• Creating a long lasting garden

    by  • March 4, 2011 • Design, Garden

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    A common word in gardening this decade is ‘sustainable’; sustainable gardening is using the principles of ecological wisdom.  When planting and puttering in my garden, which is two acres planted with CA natives, Mediterranean plants close to the house and natural groomed forest beyond, I think of this. How do I also create a long lasting garden? What will happen to my garden, when I can do less for it, or …nothing.

    Looking from where the house would soon stand; what we started with. Notice poison oak whips in foreground.

    Oct 2000- Looking from where the house would soon stand; what we started with. Notice poison oak whips in foreground. Click to enlarge and you can see what we’re talkin’ ’bout here!

    Natural and safe
    The forest land here was the reason to come and we like it natural. Walking around with the real estate agent and later with our friends, we took in the scratchy oak trees, brushy to the ground snarled with what was poison oak about the base of each one. As we walked, my eyes lifted to the pines and to the mountain, giving me inspiration and courage. Russ asked, “Do you know that the branches you’re holding onto are poison oak?”  I gave him a stricken look and pushed on up the hill to scrub my hands and arms to the wrists.

    Poison oak, Toxicodendron diversilobum   Beautiful,  idn't it?

    Poison oak, Toxicodendron diversilobum Beautiful, ‘idn’t’ it?  –Wikicommons

    For five years, while we were waiting until time to build the house, we slowly eradicated the poison oak by cutting it and spraying any new sprouts every time we saw it. Spraying with aa systemic herbicide is controversial, but practical for poison oak, when you do it responsibly, to make a large property safe to work and play in.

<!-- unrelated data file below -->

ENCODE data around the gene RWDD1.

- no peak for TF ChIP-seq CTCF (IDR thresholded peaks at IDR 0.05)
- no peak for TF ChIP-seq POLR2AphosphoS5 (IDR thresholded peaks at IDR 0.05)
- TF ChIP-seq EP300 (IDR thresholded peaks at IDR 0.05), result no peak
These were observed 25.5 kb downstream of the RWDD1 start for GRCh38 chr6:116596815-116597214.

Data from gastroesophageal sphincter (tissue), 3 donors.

Poison oak spreads through underground root systems, surrounding each tree in a ten foot radius. It also grows in three to four foot whips uniformly, a foot or two apart, between each tree in the manzanita groves. Our method was to cut it away around each tree, burn it, and spray the next spring when we saw the sprouts, always on a windless day. After ten years, we only see a few sprouts.  If not for this maintenance, would it again take over? Probably, faster than I think.

    Native landscape, thinned for fire safety. Trees and brush are thick over the fence line on left. Photo by Ken Wyatt

    Groom for fire safety, while protecting trees.
    When we first arrived we couldn’t see farther down than a twenty five yards down the slope, but every year we have been able to clear out around each tree, ten feet up and ten feet around, saving a few manzanitas underneath. Manzanitas are reputed to be so flammable, but after some research and reading how tests were done by the CDF, I found that they burn as fast, or slow, as scrub oak and pine. We’re talking about the difference between one and two minutes more flammable.

    Clearing the thick brush opened up the views through the woodland. Photo by Ken Wyatt

    Clearing the thick brush opened up the views through the woodland. Photo by Ken Wyatt

    The previous owner, in order to clear the land for sale had simply bulldozed the brush down the slope, leaving huge piles of manzanita and scrub oak and poison oak. We have smoothed out most of those piles and cleared ten feet around and ten feet up into the tree, also removing dead branches. The effect will be long lasting and allows us to see the forest further down from our house, a view we love.

    Three levels, from right, cultivated Mediterranean and native plants, below path, introduced natives and beyond the bench, natural

    Three levels, from right, cultivated Mediterranean and native plants, below path, introduced natives and beyond the bench, natural

    Save the natives; plant compatible plants along side